As for the way the narrative pans out, that will need some indulgence that the film has more or less earned with its storytelling verve. The audience is entitled to ask what importance Rachel’s cousin-hood or cousin-ness has, given that it is emphasised in the story and featured in the title. They may or may not be satisfied with the outcome. I was.

    Weisz is a great villainess, a character who uses the promise of sex and the actual activity of sex for her own ends and yet keeps alive the possibility that she isn’t what we suspect. The final long-shot of Rachel and her horse is another allusion to Hardy, with an entertaining frisson of the macabre.

    The Guardian, Peter Bradshaw

    There are some fine character performances too, notably from Simon Russell Beale as a very fussy and conscientious lawyer (“That’s my job, to stickle”) and from Iain Glen as Kendall’s seemingly devoted and solicitous guardian.

    The Independent, Geoffry Macnab

    Rachel Weisz and Sam Claflin are superb in this dark Victorian thriller.
    The intellectual detail in all this is fascinating. Rachel is a feminist trailblazer, joyfully, deliciously in control of her life, and driving through 19th Century patriarchal society like a wanton black bulldozer. Michell, the director, regularly needles the class system and pillories Philip’s sense of entitlement (he can’t imagine why Rachel would not marry him), and consistently delivers some very ballsy Hitchcockian references – a staircase strangulation scene feels as if it were lifted directly from Hitchcock’s thematically similar Du Maurier adaptation Rebecca.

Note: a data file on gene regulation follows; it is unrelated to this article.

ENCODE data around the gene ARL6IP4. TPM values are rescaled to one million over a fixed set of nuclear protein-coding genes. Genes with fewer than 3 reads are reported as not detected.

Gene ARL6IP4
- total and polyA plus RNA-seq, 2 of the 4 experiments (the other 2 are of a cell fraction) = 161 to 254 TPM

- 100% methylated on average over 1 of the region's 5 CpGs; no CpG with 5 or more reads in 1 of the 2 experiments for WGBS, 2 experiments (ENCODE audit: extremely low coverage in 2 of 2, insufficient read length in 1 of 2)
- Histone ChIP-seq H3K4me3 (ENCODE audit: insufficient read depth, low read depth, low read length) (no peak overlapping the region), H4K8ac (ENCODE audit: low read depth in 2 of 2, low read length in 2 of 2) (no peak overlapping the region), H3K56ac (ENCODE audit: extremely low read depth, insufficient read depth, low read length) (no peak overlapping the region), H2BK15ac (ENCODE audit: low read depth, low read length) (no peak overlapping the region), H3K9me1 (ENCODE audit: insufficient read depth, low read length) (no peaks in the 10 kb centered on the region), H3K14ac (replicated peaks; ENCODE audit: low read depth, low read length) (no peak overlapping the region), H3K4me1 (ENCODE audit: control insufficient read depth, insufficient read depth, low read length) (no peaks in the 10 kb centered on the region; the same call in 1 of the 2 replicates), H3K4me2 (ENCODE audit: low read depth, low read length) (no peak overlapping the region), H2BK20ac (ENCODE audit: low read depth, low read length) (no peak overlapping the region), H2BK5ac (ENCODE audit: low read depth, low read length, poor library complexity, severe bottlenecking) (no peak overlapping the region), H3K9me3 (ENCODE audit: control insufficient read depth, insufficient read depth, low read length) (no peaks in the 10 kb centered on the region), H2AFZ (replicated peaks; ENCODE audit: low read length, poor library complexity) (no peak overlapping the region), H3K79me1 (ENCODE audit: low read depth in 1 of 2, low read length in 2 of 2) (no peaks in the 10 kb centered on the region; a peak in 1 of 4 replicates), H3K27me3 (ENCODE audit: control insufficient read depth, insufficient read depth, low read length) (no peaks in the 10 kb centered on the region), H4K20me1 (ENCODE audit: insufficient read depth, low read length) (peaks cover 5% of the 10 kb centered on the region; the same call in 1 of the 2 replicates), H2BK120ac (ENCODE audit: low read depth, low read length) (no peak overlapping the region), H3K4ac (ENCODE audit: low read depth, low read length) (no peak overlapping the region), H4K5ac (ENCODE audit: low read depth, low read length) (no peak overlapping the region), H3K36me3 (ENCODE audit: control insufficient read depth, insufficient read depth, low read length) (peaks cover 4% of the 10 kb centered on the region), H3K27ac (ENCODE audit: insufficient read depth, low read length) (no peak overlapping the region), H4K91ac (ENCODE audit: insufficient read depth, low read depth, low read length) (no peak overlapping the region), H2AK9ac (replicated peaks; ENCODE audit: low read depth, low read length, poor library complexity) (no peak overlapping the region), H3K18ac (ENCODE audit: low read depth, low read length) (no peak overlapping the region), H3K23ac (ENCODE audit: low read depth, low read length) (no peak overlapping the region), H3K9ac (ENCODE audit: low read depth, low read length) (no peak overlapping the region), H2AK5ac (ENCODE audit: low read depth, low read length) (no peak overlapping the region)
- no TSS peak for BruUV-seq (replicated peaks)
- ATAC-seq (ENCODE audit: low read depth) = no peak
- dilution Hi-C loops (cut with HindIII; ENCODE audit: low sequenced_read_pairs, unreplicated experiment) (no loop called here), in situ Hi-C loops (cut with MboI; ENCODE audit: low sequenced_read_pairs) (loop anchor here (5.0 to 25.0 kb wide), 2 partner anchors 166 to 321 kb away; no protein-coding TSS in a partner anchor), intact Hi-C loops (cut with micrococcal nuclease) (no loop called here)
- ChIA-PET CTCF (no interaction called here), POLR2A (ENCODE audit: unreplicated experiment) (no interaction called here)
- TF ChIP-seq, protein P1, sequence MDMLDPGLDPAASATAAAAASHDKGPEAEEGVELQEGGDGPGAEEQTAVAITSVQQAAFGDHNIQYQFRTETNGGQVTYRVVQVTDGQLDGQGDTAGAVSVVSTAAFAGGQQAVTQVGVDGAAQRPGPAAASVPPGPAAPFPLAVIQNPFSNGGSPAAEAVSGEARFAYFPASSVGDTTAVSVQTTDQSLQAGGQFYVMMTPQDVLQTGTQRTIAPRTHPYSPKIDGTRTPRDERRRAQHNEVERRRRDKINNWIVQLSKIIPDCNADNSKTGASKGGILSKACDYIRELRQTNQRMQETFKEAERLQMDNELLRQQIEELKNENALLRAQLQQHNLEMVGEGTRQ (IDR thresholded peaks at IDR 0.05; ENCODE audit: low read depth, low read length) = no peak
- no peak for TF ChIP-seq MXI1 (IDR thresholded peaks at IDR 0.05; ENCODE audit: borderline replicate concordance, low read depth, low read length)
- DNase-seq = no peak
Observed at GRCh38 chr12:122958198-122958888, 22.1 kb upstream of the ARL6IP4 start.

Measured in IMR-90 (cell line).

When was the last time we saw a really good adaptation of a classic British novel on the big screen? It feels like long time and maybe that’s why My Cousin Rachel, based on the novel by `Daphne Du Maurier feels like such a treat. It is handsomely crafted and filled with intrigue, leaving you constantly guessing whether the mysterious Rachel is a victim of narrow twisted minds or a scheming minx whose wickedness knows no bounds.
    Intriguing to the very last moments, My Cousin Rachel follows you out of the cinema and into the daylight, teasing with the possibilities of what was really going on and who was ultimately responsible. A fine period drama and a welcome alternative to a summer of mindless blockbusters.

    Daily Express, Allan Hunter

    Attractively shot on location with lovely supporting turns by Iain Glen and Holliday Grainger.

    Irish Times, Donald Clarke

  • Credits

    Rachel Weisz
    Rachel Ashley
    Sam Claflin
    Iain Glen
    Nick Kendall
    Holliday Grainger
    Louise Kendall
    Poppy Lee Friar
    Mary Pascoe
    Andrew Knott
    Pierfrancesco Favino
    Andrew Havill
    Parson Pascoe
    Vicki Pepperdine
    Mrs. Pascoe
    Tim Barlow
    Katherine Pearce
    Belinda Pascoe
    Harrie Hayes
    Louis Suc
    Philip (12 yrs)
    Tristram Davies
    Austin Taylor
    Philip (9 yrs)
    Chris Gallarus
    Roger Michell
    Writer and Director
    Daphne Du Maurier
    Source Novel
    Kevin Loader
    Mike Eley